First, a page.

How does McEwan present Joe’s thoughts and feelings in the extract
McEwan uses a number of techniques to express Joe’s thoughts and feelings portraying his feeling through the use of literary and linguistic features.The majority of the extract is declarative, for example ‘I sat back in my chair gathered my notes’. Joe is expressing himself and he is able to describe his thoughts through this method. The sentences range from being short and simple such as ‘Dread was too strong.’ to long and complex sentences with a number of conjunctions. This variation in sentence structure shows Joe’s own variation in thought, and the erratic nature of his emotions at this time. The writing is first person, this allowed the reader to feel more involved with the character and should allow a better insight into the characters thoughts.
He is finding it difficult to express himself emotionally and this is summed up well with ‘I couldn’t find the word for what I felt’. It shows his uncertainty and makes it clear that he is emotionally out of touch. The inability to express himself adequately stems from his rational mind controlling his actions. Joe takes comfort in science and this can be seen by the number of science related statements found in this small passage alone.An example of this is ‘mental-visceral’ and ‘diminishing pendulum movement’. His feelings are exact, and he takes comfort in accuracies and specifics. His whole emotional experience is a paradox, he is clearly distraught and confused yet his style is still controlled while still unpredictable. His distress can be seen through the lexis used, words such as ‘contaminated, crazy’, ‘anxiety’ , ‘fear’ and ‘apprehension’.
These strong words clearly outline Joe’s state of mind. McEwans uses interrogative sentences such as ‘Why so suddenly’. This is used to reveal Joe’s inquisitive mind and shows his analysis of everyday events.The word fear is used repeatedly during the extract, it is something that remains on his mind and almost haunts him. The personification of fear is particularly striking which is shown with ‘My fear had held a mask to it’s face’. This can be seen as fear always being present, but hiding behind the ‘mask’, which I believe is the science he often hides behind.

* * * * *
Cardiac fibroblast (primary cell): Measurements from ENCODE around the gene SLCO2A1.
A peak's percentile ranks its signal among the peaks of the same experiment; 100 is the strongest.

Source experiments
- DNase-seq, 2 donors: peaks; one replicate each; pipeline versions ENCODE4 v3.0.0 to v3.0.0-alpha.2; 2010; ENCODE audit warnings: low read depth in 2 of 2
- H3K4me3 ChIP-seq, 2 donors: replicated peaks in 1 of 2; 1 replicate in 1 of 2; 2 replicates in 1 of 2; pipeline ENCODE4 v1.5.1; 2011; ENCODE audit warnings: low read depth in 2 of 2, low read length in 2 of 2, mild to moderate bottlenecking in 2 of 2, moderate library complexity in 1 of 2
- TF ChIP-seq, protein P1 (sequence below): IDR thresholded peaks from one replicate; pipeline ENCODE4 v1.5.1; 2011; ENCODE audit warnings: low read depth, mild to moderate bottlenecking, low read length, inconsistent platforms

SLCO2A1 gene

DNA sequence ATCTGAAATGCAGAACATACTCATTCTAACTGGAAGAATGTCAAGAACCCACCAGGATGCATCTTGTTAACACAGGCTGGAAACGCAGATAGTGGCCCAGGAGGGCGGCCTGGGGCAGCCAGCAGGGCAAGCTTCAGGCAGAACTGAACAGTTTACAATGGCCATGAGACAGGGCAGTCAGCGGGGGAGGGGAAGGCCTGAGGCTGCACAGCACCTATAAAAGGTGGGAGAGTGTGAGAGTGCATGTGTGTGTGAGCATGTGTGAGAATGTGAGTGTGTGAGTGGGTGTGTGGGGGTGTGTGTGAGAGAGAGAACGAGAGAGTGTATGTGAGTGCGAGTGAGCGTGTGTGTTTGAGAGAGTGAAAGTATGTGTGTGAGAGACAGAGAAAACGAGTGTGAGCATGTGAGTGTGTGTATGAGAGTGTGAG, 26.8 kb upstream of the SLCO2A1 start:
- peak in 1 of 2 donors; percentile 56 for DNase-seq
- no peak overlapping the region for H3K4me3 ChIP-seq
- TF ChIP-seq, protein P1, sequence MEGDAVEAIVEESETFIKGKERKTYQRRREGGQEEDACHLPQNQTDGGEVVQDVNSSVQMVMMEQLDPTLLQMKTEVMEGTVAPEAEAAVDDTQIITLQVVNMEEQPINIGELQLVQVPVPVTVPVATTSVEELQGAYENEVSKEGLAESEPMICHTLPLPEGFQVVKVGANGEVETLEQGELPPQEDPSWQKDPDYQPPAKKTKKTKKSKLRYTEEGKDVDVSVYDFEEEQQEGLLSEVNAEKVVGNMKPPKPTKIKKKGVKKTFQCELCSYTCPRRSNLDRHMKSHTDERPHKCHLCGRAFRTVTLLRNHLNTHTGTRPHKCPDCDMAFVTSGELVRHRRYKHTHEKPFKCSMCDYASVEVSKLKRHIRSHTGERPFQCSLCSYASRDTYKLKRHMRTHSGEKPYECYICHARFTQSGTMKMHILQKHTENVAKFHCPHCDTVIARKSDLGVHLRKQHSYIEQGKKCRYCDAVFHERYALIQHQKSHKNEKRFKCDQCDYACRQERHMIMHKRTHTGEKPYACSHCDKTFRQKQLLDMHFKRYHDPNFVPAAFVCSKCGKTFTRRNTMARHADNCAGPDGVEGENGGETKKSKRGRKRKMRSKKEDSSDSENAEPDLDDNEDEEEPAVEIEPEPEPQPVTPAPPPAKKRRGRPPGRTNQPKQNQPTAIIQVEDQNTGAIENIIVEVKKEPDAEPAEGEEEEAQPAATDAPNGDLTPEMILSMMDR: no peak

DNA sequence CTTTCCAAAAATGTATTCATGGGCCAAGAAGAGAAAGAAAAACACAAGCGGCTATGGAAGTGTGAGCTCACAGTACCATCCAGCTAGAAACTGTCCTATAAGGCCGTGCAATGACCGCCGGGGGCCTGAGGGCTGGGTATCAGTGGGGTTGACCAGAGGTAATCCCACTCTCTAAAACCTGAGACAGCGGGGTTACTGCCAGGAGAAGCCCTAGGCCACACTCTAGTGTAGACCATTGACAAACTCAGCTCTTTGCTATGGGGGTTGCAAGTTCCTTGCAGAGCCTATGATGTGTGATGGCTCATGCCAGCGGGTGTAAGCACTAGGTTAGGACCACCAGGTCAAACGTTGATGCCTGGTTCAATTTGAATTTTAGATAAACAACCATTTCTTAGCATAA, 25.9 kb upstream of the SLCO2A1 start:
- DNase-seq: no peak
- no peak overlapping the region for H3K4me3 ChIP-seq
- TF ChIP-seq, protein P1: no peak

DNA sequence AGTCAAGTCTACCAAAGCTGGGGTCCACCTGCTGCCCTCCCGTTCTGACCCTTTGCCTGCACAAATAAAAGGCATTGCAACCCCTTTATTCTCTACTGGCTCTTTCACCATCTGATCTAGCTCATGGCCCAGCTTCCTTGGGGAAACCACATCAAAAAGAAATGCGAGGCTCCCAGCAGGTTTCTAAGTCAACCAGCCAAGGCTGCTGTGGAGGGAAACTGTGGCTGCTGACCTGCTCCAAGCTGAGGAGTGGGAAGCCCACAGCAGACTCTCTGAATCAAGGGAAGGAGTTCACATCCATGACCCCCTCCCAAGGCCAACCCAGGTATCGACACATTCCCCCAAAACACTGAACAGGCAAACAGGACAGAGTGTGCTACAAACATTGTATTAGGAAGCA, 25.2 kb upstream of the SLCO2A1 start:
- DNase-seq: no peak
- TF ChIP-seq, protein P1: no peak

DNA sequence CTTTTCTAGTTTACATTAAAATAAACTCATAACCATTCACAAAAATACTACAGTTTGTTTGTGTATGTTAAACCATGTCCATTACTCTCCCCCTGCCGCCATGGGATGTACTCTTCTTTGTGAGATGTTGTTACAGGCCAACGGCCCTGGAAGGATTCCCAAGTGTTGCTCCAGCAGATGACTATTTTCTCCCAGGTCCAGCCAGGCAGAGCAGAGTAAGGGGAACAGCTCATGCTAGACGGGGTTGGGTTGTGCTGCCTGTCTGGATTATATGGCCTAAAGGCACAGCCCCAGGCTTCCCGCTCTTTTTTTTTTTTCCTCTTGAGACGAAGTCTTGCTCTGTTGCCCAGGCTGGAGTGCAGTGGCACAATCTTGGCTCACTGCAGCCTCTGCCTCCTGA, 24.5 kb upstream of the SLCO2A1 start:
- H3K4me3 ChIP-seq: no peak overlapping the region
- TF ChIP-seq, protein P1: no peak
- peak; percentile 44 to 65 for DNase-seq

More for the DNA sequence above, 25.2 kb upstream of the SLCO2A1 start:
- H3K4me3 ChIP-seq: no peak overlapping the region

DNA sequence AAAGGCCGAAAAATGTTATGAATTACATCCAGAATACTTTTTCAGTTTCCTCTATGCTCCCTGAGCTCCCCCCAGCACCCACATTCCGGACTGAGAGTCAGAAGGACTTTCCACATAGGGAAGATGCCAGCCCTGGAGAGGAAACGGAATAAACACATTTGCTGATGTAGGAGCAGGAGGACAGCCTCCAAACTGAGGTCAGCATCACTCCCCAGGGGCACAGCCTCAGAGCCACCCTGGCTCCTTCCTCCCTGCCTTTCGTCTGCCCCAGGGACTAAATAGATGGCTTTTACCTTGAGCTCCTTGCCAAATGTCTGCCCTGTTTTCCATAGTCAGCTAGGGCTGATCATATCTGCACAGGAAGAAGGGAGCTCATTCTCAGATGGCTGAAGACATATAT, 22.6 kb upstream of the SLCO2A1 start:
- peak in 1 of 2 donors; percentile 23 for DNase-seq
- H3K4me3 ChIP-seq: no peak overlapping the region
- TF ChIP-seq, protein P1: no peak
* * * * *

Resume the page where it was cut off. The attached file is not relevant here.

By using an abstract noun so frequently it is clear that Joe is not himself, usually avoiding such inaccuracies in this context.A rule of three is used, for example ‘Pollution, confusing, gambling’. This stands alone with no further exploration, which gives it an even greater impact. Using the rule of three creates a deeper understanding of the uneasy mindset Joe has found himself in.
There is a calculated progression from pollution which could be seen as expressing the blindness to his emotion to the confusion he has with them. There are a distinct lack of adjectives in the way that Joe writes, McEwan does this deliberately and continues the idea of being at a distance with his emotional side.As the extract comes to a close it becomes more evident that what Joe is really afraid of is uncertainty ‘I was afraid of my fear, because I did not yet know what it was’. This reveals his passion for control and understanding, when he is in a position of unknown he begins to become nervous and anxious.